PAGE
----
Would you ever work with a couple? I ask.  Rebecca confirms that while ‘joint’ coaching is possible, ordinarily it is conducted with one client so that their individual needs and concerns can be addressed. Coaching takes place in person or over Zoom, as preferred by the client.

“At the end of the day, friends are not always much use.  If they tell the client ‘you ought to have all of the house and pension’, that may not be realistic in the client’s situation.”  I concur with this: friends have a limit and won’t listen forever.   At the same time, it’s helpful to have someone who can explain the legal procedures and advice that a client might have been given.  “It’s not uncommon for a client to say ‘I don’t know what my lawyer was saying’”.  Or it may be after the final order when they need help: “Clients are often involved with a solicitor and counsel for two years.  Then once the order is made, they are left floundering. The lawyers may assume that they are fine but are they ready to move on?”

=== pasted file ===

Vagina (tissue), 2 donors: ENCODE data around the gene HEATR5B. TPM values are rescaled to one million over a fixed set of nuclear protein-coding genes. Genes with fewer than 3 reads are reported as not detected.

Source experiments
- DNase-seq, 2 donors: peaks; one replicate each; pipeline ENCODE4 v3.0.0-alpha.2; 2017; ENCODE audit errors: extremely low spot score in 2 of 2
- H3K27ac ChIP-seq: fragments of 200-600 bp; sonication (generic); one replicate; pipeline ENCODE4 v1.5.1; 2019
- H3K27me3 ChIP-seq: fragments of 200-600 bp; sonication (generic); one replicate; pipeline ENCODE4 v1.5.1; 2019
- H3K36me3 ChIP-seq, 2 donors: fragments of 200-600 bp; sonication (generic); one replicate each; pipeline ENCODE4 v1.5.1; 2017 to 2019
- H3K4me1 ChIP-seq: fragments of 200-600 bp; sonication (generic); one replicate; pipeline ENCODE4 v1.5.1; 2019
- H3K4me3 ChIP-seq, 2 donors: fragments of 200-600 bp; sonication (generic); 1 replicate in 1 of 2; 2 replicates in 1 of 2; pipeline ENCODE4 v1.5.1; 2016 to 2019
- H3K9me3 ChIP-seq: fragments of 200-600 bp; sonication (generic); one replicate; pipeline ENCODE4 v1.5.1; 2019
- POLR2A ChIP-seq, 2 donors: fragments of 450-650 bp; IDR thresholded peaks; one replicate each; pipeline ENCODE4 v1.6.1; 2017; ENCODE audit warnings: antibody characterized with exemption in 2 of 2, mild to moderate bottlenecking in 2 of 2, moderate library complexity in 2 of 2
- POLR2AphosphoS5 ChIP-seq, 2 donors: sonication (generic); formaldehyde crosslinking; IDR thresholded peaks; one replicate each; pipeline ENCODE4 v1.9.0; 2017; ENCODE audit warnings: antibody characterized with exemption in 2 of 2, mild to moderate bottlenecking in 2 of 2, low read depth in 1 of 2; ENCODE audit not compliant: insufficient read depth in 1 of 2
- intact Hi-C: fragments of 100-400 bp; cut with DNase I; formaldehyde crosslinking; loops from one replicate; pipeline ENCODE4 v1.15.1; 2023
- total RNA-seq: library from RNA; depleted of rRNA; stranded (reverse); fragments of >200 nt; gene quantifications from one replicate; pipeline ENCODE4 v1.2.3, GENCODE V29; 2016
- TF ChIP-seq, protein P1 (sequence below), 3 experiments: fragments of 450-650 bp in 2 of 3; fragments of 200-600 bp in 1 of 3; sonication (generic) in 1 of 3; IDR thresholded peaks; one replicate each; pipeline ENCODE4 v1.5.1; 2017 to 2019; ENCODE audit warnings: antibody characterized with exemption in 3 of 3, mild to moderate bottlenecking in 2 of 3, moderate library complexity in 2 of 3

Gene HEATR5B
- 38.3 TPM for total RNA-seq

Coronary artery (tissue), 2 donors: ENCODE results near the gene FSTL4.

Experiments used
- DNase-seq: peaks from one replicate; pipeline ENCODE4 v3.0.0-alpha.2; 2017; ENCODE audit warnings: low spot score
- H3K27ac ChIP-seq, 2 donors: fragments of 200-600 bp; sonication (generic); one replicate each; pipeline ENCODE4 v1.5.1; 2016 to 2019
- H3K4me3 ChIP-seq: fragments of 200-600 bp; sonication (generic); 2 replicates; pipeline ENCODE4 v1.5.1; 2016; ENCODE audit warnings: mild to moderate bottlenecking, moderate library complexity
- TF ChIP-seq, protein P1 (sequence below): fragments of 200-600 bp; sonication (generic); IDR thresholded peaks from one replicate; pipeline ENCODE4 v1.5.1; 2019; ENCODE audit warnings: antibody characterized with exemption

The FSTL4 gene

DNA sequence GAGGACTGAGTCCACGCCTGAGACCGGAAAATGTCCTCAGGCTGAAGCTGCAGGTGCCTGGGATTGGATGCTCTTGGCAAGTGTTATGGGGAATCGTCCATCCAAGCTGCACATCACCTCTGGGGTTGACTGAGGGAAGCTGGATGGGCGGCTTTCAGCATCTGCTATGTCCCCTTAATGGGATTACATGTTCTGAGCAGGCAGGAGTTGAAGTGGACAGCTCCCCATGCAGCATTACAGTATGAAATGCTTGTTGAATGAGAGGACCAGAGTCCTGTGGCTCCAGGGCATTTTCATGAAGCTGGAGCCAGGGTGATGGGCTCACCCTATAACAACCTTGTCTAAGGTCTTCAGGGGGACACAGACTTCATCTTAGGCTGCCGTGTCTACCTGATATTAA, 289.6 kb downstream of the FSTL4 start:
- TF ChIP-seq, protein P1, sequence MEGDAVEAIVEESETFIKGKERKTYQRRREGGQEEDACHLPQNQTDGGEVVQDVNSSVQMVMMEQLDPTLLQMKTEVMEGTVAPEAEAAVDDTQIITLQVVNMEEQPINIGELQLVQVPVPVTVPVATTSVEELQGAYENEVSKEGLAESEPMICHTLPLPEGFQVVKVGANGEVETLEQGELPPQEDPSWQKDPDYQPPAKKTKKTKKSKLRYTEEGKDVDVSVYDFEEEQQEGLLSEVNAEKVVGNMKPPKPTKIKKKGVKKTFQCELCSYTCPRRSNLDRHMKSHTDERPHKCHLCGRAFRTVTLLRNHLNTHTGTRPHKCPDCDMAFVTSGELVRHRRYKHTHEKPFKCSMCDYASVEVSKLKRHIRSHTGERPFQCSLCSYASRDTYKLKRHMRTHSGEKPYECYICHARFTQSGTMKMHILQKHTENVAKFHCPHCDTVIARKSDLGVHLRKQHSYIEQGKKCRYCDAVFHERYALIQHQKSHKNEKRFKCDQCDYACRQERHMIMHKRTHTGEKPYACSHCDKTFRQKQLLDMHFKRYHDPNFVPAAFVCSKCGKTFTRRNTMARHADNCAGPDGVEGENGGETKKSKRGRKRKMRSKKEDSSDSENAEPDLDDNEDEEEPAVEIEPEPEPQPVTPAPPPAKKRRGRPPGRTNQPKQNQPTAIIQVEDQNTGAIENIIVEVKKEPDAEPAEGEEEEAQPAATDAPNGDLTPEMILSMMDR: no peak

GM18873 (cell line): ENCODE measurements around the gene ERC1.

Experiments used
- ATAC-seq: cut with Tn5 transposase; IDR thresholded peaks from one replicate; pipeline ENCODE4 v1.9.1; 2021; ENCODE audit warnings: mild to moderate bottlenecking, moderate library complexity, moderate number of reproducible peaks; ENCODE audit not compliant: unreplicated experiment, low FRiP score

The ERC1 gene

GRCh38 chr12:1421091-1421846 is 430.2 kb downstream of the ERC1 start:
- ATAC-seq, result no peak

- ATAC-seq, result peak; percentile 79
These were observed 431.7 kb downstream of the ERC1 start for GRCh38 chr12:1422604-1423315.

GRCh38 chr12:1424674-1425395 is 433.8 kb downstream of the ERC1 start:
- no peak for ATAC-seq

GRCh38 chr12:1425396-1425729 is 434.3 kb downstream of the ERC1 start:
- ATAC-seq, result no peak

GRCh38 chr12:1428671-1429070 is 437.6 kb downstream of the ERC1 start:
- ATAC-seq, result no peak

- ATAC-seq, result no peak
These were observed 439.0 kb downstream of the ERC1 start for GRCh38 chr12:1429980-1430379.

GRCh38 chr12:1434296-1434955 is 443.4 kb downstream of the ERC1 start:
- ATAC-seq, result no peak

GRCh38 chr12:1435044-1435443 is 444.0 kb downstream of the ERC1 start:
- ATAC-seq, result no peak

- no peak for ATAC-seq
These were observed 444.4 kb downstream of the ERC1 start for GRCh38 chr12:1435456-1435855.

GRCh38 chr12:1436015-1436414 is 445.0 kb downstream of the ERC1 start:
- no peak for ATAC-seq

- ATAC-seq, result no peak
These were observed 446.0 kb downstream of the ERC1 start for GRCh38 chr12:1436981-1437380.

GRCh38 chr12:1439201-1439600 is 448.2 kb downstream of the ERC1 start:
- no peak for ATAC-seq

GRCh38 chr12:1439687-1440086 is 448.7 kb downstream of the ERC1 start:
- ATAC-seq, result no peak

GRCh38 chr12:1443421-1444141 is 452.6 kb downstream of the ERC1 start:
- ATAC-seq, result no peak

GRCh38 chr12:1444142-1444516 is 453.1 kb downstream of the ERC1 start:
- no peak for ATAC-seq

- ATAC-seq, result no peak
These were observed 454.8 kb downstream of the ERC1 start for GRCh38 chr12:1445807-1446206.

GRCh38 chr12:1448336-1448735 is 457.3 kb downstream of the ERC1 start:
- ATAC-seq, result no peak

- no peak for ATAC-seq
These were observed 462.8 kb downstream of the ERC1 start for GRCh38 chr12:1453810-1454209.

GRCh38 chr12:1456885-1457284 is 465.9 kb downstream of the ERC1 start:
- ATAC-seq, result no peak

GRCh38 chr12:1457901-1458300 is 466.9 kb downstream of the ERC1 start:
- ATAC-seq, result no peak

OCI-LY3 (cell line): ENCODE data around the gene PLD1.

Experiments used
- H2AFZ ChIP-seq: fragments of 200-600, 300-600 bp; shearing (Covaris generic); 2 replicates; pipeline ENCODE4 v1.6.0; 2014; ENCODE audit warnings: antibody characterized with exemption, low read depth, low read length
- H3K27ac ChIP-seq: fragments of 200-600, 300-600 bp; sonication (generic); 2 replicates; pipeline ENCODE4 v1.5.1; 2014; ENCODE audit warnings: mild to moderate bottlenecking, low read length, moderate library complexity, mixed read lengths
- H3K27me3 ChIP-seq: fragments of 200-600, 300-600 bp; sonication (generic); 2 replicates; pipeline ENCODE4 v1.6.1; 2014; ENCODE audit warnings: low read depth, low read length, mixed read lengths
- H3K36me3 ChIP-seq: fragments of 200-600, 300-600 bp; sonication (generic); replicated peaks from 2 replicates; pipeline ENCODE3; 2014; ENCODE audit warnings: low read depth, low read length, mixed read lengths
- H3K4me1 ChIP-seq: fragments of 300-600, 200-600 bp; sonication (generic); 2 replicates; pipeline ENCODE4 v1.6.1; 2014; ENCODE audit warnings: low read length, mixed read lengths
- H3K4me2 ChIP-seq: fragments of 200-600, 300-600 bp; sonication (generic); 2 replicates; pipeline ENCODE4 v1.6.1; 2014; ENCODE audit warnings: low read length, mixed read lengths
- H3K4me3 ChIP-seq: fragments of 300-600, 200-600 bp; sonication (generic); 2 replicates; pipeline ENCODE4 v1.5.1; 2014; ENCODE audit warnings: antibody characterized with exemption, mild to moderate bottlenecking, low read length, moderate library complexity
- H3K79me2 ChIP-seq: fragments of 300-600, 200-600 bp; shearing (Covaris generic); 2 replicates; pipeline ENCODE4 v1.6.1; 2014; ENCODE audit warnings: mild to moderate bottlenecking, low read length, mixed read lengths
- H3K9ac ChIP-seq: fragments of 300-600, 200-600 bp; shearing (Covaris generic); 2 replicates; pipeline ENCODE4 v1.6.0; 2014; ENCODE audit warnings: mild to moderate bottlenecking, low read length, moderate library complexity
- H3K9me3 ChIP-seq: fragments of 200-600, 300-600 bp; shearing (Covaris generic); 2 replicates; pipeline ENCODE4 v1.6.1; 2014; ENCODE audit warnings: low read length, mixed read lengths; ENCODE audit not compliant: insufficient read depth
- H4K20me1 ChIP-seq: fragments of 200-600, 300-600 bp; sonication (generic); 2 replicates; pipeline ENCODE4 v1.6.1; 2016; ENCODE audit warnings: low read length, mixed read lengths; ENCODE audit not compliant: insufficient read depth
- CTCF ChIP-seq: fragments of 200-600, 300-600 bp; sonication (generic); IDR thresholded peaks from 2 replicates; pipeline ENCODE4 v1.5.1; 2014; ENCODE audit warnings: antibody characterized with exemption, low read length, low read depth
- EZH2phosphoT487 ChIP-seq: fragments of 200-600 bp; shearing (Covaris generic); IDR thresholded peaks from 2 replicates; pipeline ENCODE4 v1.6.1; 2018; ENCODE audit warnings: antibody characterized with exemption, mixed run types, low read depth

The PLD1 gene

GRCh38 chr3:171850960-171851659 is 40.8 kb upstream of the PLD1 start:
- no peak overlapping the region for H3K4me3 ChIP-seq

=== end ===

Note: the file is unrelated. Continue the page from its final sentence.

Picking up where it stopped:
As the saying goes, the proof is in the pudding.  So how are clients responding to Divorce Coaching? “One client said that it’s so nice to have clarity and control, and to be reliant on himself.  He recognised that he was waiting around for someone else to dictate what would happen.  He now has a plan and a timeline, and that means that he is dealing with his solicitor better.  He feels he is taking back control.”

So how would lawyers come into contact with Divorce Coaches? Rebecca explains that a client may come along who mentions that they are seeing a coach.  Alternatively, a lawyer who feels that their client needs emotional or practical support could suggest that they explore coaching as a way to assist them through the process.

In this world of remote hearings and telephone conferences, it can seem like access to justice is harder to achieve than ever.  If there is a process by which clients are able to feel more in control and empowered, that can only be a good thing for both lawyers and the court.  And the hope is that will mean better outcomes for the families themselves.  I will watch the growth of Divorce Coaching with real interest.

Many thanks to Rebecca Bell, Divorce Coach, for her input into this article.  Any questions can be directed to her at info@rebeccaobell.co.uk

[1] https://www.lawgazette.co.uk/news/one-in-four-ready-to-quit-family-law-survey/5108475.article